Miriam then did her power point presentation. I noticed her little hands shake slightly as she tried to get her memory stick into the computer and my heart was in my mouth.

My fear was unfounded because she did a brilliant presentation about how her dyspraxia affected her. She explained what helped her and how horse riding improved her balance. As I looked around, the children and her teachers were totally absorbed. I wished I could have recorded it. Needless to say she got a well-deserved round of applause and her mum looked so immensely proud!

Then we did some exercises with the children explaining that to really understand dyspraxia it was important to experience how it feels for Miriam. We asked them to put gloves on and then gave them some tasks to do using only their non-dominant hand. They had to try and undo sweet wrappers, open lunch boxes and write their name. This was to simulate poor fine motor skills. Next they had to stand on one leg (poor balance), close an eye (poor spatial awareness)and throw and catch a ball with one hand ( poor bilateral integration). The children completely engaged with it.

Having done these exercises with hundreds of teachers during Inset training sessions and witnessed the sudden appreciation by the teachers of the challenges these children face daily, I wondered would 10 year olds also be able to relate these exercises to Miriam and empathise with her? Would they appreciate that Miriam isn’t dealing with one area of difficulty individually but has to deal with them combined in every aspect of life, that the true impact is greater than the sum of the parts for her?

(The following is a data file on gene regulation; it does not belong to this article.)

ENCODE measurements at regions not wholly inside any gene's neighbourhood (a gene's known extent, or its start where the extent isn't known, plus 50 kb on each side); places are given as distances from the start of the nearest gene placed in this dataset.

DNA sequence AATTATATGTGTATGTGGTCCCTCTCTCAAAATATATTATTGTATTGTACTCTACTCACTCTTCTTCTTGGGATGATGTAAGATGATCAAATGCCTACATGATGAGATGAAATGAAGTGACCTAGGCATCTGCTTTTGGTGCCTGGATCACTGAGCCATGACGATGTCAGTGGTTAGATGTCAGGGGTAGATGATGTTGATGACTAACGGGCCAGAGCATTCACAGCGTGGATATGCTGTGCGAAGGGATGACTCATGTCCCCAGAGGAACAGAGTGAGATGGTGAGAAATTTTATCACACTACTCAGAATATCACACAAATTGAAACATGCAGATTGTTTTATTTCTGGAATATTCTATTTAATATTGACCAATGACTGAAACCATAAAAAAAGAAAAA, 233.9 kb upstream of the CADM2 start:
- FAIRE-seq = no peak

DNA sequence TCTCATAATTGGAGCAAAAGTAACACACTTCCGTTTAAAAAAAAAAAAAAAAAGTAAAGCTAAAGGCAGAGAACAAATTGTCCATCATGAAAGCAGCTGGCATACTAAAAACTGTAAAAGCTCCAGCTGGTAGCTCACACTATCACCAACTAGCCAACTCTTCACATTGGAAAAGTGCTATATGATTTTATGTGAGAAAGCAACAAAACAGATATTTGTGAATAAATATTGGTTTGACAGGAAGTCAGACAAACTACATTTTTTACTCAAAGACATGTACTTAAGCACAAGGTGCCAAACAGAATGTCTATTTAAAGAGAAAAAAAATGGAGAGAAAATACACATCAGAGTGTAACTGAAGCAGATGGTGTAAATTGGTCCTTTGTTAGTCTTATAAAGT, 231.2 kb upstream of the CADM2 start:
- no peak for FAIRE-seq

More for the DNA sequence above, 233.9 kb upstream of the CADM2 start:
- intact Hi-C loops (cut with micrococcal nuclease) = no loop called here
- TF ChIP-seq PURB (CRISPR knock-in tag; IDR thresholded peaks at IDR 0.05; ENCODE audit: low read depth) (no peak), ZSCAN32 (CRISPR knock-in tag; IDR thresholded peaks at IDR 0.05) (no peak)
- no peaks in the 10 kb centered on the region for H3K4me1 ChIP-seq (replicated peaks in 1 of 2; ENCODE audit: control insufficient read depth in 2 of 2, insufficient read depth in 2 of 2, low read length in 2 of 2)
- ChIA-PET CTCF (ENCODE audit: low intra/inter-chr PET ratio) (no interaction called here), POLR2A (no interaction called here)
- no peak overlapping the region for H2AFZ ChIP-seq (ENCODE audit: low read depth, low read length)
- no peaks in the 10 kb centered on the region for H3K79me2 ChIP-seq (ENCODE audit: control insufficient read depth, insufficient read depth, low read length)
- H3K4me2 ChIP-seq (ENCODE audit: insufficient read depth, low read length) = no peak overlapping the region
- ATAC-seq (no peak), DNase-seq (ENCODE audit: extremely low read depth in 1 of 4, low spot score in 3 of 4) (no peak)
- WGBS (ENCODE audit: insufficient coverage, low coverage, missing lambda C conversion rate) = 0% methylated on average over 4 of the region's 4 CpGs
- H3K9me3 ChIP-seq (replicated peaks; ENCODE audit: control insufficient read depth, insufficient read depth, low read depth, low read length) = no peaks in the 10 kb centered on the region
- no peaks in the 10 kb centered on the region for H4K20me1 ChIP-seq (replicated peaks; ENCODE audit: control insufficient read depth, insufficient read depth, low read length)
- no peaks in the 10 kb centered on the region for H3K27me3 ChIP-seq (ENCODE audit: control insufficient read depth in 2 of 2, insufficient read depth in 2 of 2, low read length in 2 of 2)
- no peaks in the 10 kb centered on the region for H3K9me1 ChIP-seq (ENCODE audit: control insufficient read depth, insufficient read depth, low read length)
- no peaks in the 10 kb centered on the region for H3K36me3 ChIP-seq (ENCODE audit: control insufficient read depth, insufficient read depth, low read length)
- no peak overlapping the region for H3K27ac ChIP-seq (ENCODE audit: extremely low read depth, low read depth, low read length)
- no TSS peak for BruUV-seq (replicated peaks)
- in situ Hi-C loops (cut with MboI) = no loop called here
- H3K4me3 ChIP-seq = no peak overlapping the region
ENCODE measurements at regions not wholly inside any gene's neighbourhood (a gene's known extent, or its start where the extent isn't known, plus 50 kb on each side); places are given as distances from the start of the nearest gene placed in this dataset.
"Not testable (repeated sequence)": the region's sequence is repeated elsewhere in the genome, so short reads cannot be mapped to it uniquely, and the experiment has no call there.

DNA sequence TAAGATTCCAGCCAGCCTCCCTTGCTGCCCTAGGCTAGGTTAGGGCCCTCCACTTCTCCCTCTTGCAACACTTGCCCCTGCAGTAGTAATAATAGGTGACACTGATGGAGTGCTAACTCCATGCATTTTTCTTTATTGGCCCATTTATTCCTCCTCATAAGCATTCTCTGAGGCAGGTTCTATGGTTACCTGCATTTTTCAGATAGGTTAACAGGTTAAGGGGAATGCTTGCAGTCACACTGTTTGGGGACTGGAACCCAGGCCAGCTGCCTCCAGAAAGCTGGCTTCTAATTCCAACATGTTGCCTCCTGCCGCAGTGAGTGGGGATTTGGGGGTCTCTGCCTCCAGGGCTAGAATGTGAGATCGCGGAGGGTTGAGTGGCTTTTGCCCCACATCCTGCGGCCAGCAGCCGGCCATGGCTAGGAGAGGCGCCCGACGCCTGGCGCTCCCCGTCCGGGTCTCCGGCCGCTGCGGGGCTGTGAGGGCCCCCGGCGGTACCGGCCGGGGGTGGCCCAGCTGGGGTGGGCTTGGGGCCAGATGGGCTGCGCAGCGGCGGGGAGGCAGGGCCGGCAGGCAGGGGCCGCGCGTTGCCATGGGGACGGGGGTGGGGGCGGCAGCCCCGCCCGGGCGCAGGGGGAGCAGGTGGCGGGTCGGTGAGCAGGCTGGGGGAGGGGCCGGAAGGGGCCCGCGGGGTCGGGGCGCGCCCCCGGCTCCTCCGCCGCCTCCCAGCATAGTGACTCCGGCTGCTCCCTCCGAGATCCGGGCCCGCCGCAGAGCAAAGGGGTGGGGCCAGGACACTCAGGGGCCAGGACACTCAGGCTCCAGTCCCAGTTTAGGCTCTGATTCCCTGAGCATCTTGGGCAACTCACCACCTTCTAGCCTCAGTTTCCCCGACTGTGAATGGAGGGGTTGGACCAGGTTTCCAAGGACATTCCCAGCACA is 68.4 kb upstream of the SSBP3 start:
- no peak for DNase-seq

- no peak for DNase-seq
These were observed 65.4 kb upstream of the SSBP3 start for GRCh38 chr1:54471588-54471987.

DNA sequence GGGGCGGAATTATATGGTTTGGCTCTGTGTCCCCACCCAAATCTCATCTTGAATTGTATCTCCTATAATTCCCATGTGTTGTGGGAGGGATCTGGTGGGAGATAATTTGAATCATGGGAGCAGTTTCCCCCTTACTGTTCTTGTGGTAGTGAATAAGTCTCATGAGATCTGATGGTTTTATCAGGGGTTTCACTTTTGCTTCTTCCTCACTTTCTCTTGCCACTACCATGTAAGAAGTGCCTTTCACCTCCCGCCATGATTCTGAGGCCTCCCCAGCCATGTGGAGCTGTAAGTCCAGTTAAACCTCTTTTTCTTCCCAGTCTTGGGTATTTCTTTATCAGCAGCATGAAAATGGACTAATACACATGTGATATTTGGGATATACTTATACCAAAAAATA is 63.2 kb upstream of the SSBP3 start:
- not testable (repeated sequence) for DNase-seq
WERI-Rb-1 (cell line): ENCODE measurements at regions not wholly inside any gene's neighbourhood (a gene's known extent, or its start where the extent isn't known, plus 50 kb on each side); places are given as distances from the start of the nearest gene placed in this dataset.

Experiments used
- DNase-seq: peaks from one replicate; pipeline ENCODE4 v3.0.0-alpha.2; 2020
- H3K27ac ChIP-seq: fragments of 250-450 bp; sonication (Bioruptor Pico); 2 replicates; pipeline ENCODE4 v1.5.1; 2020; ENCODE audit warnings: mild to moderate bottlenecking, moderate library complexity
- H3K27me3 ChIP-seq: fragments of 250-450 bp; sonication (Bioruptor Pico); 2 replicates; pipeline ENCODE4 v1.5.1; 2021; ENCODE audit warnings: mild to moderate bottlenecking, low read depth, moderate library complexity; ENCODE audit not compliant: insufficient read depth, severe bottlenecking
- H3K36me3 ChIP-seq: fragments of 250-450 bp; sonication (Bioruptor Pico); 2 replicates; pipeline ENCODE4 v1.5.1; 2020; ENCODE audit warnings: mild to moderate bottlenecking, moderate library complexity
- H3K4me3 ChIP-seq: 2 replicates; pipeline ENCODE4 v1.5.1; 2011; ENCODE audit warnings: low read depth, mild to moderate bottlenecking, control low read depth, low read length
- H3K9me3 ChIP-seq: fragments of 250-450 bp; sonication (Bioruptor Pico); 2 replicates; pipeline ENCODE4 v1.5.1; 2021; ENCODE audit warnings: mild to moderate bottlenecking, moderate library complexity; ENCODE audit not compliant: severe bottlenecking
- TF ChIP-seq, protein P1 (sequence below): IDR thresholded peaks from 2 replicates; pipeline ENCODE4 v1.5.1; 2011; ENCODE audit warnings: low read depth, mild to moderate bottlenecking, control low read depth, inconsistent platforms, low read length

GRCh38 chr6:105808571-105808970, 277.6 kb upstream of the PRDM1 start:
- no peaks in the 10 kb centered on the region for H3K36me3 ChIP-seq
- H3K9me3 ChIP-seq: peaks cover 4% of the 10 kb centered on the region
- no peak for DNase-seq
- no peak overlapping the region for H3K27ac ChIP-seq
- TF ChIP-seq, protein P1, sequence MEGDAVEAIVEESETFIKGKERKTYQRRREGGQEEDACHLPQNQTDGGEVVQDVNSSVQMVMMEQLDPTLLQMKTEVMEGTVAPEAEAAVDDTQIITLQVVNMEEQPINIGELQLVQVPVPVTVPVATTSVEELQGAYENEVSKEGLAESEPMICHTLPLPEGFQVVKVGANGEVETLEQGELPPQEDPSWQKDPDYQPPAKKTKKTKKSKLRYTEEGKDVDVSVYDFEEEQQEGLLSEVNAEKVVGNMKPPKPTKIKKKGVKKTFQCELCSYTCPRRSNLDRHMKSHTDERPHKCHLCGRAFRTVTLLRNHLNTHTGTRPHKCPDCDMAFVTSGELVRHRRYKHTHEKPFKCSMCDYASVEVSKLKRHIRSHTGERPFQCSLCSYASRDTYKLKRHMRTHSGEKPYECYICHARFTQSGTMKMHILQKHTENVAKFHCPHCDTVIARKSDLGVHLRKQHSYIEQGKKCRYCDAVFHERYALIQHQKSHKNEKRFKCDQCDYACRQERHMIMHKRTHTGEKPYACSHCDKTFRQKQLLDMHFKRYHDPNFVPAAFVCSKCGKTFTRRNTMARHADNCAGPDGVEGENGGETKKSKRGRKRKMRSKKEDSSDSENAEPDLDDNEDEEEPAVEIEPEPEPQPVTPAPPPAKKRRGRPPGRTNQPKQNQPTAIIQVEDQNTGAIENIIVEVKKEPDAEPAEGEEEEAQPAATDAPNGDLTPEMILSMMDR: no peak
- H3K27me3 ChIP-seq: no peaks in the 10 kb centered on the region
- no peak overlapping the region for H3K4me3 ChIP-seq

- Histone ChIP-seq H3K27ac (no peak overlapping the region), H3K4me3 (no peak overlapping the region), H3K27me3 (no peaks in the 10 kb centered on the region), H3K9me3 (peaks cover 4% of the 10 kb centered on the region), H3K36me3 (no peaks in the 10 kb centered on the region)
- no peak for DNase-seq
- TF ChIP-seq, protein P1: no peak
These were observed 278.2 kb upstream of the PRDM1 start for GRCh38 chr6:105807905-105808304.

At the end the SENDCo brought them all together again and asked the children for their feedback and thoughts. One little girl raised her hand.

“I feel bad I haven’t always been very nice but now I understand how difficult it is for Miriam. I will help her from now on” and many others nodded in agreement.

I can’t begin to describe the sense of relief but of course the question in my head was, would this understanding and positive response last?

After a few days I had a lovely email from her mum quoting Miriam: “When I knew I was going to do the assembly I was really happy because I knew if people understood about dyspraxia I knew I’d probably be treated better. Everybody could understand my needs during that assembly and I felt really relieved that finally people would understand what I struggle with. Since then school has been way better for me. People have been really nice to me and have finally understood why I have special help and do things differently sometimes.”

Now the question became how long would it last? So I decided to follow it up with her mum in a month, and then a year on.

At a month

Her mum responded to my enquiry by saying Miriam was still reporting that things were “brilliant”! Her Mum said “It has made a big difference to her and has given her a little more confidence in, (for example) going up to her friends and trying to join in with them. She says they were more understanding and positive towards her – especially those in her class.